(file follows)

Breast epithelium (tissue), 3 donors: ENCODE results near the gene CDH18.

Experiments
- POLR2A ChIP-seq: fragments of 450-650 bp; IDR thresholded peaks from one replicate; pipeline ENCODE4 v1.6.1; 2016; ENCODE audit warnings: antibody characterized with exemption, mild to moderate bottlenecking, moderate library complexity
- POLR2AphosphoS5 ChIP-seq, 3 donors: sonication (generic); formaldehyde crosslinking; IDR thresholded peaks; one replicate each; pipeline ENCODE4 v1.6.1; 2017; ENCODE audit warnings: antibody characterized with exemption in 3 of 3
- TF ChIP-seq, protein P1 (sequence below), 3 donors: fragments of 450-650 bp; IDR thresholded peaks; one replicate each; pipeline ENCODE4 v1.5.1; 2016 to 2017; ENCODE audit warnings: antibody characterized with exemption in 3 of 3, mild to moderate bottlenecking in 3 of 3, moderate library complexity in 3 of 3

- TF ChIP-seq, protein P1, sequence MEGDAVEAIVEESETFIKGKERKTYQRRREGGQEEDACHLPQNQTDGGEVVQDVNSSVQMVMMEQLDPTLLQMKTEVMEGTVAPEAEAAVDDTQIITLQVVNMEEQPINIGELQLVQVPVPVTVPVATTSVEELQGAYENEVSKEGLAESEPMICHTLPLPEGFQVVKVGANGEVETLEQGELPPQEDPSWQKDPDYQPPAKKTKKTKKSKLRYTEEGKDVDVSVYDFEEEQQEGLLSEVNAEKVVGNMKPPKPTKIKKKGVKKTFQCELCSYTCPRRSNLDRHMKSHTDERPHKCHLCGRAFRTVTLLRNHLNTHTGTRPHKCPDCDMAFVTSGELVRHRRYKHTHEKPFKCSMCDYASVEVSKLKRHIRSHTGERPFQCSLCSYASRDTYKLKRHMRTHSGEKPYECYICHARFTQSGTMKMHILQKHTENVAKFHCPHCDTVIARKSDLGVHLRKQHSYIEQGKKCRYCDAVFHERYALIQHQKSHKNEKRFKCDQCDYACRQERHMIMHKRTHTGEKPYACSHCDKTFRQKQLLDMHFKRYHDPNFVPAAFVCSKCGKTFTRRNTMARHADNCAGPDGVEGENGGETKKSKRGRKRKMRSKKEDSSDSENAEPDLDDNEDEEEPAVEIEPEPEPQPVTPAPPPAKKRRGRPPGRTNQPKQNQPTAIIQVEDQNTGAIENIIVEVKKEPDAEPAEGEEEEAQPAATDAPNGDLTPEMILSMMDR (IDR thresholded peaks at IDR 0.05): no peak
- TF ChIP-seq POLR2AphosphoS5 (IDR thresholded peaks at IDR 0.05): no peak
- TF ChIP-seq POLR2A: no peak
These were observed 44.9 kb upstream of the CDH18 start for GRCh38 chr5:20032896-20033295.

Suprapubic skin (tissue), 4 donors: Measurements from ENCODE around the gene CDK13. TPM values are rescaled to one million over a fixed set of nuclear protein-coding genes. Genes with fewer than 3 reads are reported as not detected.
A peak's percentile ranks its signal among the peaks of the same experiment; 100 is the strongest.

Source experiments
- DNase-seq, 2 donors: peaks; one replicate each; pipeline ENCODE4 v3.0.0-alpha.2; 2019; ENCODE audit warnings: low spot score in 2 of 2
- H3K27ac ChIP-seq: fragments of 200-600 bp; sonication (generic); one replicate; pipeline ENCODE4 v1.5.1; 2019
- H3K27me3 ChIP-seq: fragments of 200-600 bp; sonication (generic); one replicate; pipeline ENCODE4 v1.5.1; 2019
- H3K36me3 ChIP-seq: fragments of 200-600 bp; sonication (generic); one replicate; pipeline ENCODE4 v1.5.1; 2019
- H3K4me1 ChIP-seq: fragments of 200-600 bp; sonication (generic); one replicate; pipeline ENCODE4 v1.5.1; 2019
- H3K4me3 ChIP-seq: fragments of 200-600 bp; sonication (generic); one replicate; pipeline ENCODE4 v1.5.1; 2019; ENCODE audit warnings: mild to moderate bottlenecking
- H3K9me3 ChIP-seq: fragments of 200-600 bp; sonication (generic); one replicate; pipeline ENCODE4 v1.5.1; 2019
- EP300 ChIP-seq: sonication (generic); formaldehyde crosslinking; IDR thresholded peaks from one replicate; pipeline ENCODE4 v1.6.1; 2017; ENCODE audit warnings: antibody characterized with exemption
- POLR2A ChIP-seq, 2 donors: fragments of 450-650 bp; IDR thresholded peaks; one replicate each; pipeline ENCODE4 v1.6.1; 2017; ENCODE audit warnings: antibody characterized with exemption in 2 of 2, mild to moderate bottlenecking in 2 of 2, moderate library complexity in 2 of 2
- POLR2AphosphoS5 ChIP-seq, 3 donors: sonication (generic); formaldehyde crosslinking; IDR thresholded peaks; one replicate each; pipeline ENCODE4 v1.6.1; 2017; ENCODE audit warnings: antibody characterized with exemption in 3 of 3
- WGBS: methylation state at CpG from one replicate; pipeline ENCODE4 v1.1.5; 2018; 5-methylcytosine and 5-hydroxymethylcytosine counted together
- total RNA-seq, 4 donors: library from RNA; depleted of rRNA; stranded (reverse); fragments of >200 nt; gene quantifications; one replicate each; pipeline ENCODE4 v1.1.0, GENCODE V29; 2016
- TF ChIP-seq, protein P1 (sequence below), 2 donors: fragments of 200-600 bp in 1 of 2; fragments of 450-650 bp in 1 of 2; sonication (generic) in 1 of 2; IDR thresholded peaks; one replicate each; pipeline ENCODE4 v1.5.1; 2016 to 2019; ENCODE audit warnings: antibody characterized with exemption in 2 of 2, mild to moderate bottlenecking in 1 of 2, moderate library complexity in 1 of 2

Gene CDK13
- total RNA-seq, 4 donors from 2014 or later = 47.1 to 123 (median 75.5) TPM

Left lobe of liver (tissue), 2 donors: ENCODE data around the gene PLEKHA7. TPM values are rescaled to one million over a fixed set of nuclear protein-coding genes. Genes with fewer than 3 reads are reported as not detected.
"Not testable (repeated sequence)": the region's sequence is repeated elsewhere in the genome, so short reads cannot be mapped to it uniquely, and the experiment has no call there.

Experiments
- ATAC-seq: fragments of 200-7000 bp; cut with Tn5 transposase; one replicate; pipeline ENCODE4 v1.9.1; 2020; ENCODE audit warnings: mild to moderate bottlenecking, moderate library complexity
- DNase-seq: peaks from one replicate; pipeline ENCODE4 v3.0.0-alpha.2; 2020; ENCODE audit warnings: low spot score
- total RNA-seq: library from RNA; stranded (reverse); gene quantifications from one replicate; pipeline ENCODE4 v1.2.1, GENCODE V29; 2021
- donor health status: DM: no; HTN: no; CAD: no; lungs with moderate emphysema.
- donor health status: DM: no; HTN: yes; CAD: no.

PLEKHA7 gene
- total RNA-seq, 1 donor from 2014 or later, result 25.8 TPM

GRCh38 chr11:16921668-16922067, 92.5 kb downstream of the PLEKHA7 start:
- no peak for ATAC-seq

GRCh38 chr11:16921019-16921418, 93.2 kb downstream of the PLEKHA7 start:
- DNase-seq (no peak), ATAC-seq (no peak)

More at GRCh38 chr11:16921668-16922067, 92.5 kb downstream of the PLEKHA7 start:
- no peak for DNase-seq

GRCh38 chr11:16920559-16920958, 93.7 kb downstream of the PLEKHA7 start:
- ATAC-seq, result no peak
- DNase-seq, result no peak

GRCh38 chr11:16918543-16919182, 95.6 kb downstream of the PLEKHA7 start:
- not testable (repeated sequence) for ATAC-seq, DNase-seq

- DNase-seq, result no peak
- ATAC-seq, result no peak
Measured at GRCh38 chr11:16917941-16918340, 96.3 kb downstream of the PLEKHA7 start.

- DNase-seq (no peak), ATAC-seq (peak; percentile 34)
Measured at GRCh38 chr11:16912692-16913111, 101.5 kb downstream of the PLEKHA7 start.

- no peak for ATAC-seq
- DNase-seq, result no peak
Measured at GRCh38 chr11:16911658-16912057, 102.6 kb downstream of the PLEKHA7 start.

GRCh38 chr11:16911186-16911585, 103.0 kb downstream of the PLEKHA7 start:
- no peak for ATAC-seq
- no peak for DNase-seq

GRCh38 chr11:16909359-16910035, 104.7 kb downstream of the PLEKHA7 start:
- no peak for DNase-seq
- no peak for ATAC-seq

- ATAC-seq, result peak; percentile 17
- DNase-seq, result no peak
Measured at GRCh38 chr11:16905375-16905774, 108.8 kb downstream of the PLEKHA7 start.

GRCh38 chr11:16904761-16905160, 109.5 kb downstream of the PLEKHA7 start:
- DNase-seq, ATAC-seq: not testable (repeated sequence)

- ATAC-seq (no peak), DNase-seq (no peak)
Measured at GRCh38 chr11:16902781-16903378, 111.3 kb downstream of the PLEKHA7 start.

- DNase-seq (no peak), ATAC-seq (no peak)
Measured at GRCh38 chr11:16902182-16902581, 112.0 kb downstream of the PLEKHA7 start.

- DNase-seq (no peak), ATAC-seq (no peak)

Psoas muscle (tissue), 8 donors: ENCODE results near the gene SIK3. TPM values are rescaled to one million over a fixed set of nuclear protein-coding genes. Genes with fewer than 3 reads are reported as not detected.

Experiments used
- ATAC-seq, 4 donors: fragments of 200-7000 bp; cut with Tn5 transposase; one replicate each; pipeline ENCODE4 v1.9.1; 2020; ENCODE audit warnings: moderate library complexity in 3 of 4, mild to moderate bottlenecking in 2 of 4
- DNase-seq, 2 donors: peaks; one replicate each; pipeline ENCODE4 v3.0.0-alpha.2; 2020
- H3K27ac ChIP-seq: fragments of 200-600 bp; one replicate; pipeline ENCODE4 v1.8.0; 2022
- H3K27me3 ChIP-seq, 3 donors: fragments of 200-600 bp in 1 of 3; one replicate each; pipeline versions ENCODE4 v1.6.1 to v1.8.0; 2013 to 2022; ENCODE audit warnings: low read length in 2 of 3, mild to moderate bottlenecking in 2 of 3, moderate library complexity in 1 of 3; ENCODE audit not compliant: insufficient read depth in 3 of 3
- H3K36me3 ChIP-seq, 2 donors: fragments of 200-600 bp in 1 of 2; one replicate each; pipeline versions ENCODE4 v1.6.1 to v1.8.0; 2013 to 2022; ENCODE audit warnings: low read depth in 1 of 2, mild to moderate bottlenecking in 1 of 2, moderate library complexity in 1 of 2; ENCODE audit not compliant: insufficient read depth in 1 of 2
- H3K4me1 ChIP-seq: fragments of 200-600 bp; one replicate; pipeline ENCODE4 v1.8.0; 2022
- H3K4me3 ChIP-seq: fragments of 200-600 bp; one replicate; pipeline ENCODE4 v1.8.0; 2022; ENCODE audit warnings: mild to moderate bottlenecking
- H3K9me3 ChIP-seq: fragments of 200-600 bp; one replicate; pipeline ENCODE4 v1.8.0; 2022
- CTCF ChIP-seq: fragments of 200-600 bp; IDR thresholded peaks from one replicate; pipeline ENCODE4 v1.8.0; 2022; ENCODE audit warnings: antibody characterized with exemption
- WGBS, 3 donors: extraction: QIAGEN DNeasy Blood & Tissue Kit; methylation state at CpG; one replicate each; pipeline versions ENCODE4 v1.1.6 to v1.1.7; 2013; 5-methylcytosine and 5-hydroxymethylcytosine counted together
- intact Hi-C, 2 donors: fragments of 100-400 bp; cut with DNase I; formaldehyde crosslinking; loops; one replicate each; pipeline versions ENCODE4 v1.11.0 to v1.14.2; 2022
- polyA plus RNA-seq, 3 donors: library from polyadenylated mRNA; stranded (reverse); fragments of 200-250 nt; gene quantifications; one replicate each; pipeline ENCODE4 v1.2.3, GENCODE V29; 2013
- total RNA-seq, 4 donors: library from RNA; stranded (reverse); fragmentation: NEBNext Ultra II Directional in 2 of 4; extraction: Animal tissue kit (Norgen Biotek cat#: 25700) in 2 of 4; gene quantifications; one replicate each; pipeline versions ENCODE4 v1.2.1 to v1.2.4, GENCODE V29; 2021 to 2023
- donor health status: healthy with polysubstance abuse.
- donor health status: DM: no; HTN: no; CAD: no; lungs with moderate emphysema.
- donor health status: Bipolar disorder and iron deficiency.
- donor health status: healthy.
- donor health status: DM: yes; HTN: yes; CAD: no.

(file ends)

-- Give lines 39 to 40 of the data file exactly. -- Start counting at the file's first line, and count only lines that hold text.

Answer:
- no peak for ATAC-seq

GRCh38 chr11:16921019-16921418, 93.2 kb downstream of the PLEKHA7 start: